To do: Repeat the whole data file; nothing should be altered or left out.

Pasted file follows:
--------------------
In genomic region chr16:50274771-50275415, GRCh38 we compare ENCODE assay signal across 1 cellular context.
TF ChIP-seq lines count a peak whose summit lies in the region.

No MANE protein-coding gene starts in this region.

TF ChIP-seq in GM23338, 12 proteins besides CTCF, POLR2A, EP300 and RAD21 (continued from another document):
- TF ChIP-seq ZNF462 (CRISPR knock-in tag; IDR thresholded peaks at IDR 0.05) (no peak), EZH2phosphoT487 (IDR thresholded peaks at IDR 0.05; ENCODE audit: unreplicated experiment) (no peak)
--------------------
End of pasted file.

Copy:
In genomic region chr16:50274771-50275415, GRCh38 we compare ENCODE assay signal across 1 cellular context.
TF ChIP-seq lines count a peak whose summit lies in the region.

No MANE protein-coding gene starts in this region.

TF ChIP-seq in GM23338, 12 proteins besides CTCF, POLR2A, EP300 and RAD21 (continued from another document):
- TF ChIP-seq ZNF462 (CRISPR knock-in tag; IDR thresholded peaks at IDR 0.05) (no peak), EZH2phosphoT487 (IDR thresholded peaks at IDR 0.05; ENCODE audit: unreplicated experiment) (no peak)